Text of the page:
SAF to set up fourth arm to deal with cyber and other threats: Ng Eng Hen

·Senior Editor
·3-min read
Cyber security IT engineer working on protecting network against cyberattack from hackers on internet. Secure access for online privacy and personal data protection. Hands typing on keyboard and PCB
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SINGAPORE — A fourth arm of the Singapore Armed Forces (SAF), alongside the army, navy and air force, will be established to enable the SAF to deal with a spectrum of security threats, including those from the digital domain.

The Digital and Intelligence Service (DIS) will consolidate the SAF's cyber defence and Command, Control, Communications, Computers and Intelligence (C4I) assets, said Defence Minister Ng Eng Hen in Parliament on Wednesday (2 March). It is expected to be set up by the fourth quarter of 2022.

The DIS will retain and continue to provide early warning and operational intelligence, and advance C4 connectivity for the SAF to operate as a networked force.

It will also be responsible for digital defence of the SAF through cyber defence and electronic protection of networks and systems, and psychological defence to strengthen servicemen’s commitment and resilience in operations.

Speaking during the Committee of Supply (COS) debate, Dr Ng told the House that the DIS should not and cannot be just like the army, air force and navy, with similar troops operating in the digital domain, instead of the physical domain.

He added that the training and force structure in the DIS will be different. "The nature of the digital domain and threats therein require different skill sets, missions, mindsets - what we call tactics, techniques and procedures."

Different and varied skill sets needed

The move to set up DIS will allow the SAF to better train and fight as a networked and integrated force to deal with the spectrum of external threats that will continue to increase over time, said a Mindef statement.

At the same time, the new service will have the dedicated focus to realise the full potential of emerging digital technology such as Cloud, data science and artificial intelligence. This will accelerate the SAF’s Next Generation transformation efforts.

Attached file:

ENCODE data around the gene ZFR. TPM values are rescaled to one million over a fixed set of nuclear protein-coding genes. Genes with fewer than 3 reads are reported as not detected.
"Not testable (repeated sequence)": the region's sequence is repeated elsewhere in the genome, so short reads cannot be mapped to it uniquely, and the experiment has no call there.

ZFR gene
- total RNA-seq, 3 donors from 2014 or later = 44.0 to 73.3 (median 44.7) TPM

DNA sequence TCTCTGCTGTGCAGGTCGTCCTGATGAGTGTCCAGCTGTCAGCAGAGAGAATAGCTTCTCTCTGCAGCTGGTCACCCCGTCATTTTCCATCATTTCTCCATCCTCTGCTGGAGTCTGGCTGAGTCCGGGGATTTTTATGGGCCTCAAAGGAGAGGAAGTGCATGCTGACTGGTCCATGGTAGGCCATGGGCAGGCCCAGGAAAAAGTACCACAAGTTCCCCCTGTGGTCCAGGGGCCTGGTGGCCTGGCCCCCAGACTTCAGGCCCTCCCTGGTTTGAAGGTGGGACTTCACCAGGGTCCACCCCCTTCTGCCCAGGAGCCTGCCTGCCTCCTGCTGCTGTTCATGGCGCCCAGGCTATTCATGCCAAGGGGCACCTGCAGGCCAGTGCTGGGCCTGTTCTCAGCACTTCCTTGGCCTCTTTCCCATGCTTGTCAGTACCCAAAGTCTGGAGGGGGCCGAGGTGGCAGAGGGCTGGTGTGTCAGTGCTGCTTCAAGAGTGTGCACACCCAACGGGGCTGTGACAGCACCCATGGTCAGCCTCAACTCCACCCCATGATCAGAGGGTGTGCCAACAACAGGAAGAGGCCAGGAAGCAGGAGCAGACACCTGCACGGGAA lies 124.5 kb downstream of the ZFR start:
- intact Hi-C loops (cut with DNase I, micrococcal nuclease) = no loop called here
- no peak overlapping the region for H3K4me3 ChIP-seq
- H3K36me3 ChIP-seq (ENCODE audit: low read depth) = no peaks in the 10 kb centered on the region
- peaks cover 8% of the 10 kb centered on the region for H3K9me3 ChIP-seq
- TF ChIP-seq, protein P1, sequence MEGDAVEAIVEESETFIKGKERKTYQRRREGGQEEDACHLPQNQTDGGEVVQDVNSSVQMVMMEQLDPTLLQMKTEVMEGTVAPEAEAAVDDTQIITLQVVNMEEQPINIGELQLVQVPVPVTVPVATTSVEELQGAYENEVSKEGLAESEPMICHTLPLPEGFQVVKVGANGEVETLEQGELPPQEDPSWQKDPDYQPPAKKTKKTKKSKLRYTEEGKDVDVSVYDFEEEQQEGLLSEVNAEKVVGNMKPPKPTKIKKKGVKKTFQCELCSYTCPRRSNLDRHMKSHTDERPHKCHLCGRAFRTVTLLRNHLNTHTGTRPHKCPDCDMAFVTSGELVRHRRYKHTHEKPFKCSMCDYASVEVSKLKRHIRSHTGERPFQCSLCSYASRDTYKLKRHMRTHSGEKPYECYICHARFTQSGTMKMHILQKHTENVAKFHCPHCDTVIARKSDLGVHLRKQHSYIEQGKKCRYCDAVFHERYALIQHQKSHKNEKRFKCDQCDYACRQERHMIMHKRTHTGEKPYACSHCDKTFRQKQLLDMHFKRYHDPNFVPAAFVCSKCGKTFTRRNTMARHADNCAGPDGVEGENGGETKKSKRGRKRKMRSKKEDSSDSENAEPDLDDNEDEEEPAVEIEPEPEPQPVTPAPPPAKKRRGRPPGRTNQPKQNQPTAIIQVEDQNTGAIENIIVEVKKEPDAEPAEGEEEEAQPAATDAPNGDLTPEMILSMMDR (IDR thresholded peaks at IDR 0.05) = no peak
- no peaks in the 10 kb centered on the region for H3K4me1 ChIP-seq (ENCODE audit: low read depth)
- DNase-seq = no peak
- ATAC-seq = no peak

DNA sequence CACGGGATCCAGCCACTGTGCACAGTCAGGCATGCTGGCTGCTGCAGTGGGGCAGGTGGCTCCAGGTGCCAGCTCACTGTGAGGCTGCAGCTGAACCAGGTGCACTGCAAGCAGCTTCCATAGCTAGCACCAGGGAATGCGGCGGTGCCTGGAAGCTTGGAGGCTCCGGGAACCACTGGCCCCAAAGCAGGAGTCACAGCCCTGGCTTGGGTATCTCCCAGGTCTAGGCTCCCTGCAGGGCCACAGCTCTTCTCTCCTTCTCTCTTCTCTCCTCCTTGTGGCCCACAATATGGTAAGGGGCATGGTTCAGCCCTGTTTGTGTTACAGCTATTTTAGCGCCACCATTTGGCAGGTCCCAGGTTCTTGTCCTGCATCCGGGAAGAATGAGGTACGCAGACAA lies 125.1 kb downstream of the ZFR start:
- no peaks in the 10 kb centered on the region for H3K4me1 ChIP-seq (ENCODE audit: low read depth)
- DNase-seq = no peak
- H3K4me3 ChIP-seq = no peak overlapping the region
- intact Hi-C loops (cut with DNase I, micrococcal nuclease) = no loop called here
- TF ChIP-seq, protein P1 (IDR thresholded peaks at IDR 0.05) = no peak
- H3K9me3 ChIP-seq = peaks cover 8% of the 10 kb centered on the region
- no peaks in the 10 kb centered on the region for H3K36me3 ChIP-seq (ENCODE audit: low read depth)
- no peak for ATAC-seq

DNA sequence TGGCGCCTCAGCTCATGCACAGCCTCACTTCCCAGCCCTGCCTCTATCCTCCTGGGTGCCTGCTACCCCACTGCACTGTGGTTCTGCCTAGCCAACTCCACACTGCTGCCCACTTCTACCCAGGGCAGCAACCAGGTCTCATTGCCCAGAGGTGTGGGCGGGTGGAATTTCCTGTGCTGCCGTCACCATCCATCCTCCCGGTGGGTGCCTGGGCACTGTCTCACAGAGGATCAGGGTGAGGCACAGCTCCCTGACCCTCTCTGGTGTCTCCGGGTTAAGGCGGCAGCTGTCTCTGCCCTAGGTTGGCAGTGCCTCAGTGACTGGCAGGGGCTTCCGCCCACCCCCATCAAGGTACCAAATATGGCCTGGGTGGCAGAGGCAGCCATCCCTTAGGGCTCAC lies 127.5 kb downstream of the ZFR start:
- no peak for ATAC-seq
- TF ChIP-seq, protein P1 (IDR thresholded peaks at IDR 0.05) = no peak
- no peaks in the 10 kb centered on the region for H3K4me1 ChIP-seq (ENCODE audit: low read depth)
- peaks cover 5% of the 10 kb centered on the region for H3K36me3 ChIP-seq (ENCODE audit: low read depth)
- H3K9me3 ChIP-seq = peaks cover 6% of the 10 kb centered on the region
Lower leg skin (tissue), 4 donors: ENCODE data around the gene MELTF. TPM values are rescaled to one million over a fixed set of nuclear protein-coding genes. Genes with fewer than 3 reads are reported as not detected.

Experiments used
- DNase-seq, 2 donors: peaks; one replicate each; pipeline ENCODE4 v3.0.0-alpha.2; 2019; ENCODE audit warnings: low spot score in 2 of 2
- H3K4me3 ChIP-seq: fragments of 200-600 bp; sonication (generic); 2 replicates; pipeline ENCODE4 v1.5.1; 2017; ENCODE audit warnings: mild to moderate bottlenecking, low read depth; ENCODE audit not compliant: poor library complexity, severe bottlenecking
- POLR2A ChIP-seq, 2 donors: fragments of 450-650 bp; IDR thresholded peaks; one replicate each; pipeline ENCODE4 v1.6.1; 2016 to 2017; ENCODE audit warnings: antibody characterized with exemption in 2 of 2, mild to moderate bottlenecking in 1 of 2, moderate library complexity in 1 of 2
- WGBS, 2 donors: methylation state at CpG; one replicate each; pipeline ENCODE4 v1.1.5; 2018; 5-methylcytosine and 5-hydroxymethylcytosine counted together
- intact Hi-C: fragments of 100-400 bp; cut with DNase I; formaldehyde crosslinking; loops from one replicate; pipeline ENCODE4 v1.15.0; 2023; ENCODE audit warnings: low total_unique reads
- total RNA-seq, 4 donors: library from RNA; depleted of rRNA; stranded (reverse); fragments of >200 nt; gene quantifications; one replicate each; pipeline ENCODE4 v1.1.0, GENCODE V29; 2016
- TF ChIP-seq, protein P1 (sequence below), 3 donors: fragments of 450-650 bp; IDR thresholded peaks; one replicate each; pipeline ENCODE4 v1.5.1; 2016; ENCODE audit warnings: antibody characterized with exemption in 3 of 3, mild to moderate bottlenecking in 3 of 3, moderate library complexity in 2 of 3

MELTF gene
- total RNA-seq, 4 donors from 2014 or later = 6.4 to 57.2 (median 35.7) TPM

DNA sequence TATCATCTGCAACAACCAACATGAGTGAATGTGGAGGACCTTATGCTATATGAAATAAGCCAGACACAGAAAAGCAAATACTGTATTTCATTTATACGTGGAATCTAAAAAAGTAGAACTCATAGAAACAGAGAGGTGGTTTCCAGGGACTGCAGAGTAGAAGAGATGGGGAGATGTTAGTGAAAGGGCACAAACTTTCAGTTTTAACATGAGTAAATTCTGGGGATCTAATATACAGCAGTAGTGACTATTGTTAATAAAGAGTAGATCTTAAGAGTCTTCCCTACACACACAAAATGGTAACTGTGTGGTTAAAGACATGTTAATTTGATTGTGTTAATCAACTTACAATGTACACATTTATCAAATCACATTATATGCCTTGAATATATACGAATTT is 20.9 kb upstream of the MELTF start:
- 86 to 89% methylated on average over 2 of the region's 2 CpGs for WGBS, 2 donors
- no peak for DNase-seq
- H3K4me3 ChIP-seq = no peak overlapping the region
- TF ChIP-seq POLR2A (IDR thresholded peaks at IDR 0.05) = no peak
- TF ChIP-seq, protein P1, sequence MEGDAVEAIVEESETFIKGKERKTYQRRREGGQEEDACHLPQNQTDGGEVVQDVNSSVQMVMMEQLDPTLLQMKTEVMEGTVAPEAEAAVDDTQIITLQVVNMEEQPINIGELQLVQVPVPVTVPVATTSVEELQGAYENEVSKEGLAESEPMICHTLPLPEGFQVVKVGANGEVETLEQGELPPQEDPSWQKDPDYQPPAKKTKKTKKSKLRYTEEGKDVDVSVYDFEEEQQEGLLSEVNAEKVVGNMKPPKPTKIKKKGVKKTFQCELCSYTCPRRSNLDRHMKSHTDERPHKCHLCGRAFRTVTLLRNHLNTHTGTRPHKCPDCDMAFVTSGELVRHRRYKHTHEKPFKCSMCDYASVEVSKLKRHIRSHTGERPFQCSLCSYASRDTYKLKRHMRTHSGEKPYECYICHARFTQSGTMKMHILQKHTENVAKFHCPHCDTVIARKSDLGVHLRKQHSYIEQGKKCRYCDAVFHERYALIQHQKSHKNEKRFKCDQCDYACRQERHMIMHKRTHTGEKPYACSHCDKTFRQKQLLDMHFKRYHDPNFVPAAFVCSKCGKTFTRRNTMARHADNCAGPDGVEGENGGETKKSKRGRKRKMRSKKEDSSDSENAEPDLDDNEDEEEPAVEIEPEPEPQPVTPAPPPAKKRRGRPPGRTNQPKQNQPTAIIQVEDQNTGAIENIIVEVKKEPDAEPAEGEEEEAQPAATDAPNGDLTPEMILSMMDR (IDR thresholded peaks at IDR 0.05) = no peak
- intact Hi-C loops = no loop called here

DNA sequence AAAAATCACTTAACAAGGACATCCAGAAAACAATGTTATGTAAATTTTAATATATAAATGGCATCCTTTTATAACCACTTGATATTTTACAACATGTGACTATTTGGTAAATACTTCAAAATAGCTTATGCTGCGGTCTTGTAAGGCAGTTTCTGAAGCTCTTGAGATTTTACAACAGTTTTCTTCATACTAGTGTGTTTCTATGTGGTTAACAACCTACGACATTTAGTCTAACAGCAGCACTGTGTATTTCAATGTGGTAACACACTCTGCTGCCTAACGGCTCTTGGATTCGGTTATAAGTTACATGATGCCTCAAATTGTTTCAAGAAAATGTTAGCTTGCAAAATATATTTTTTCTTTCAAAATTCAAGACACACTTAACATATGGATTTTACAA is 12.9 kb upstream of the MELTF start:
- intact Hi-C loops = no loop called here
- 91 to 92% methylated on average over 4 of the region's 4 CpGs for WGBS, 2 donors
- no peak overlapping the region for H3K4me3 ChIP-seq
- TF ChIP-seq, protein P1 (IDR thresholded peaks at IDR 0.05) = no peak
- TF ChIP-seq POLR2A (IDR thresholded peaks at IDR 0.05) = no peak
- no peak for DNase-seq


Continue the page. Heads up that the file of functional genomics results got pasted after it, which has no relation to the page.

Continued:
Having a Service status for DIS will also enhance professional development, recruitment and career prospects considerably, said Dr Ng.

Technology, especially related to IT and communications, will play a big role for the DIS. But Dr Ng added that it will also require a force with specialisations not only in core IT areas and comms but in diverse areas.

These include data science, psychology, linguistics, anthropology and geography that will help them understand the motivation and means in which orchestrators state and non-state groups aim to harm Singapore.

Evolution of digital capabilities

Since its establishment in 2012, the C4I community has gradually evolved and participated in a myriad of SAF operations, such as the deployment of imagery analysis teams to the Middle East in 2015.

In 2017, the Defence Cyber Organisation (DCO) was formed to lead and coordinate Mindef and SAF’s cybersecurity efforts across the defence clusters. DCO also worked closely with the Cyber Security Agency (CSA) to provide cyber expertise and resources to support response and recovery operations in the event of a national crisis.

In 2018, the Cyber NSF scheme, which trains full-time National Servicemen to deal with cyber threats, was also introduced. This was followed a year later by the C4 Expert vocation, which recruits regulars to specialise in military cyber operations.

Meanwhile, Dr Ng revealed that with a planned resumption of both projects and training to pre-COVID levels in the coming financial year, Mindef is projecting an expenditure of $16.3 billion.

This translates to an increase of 6.5 per cent, which is expected to be one-off and a catch up for the reduced spending for FY 2020.

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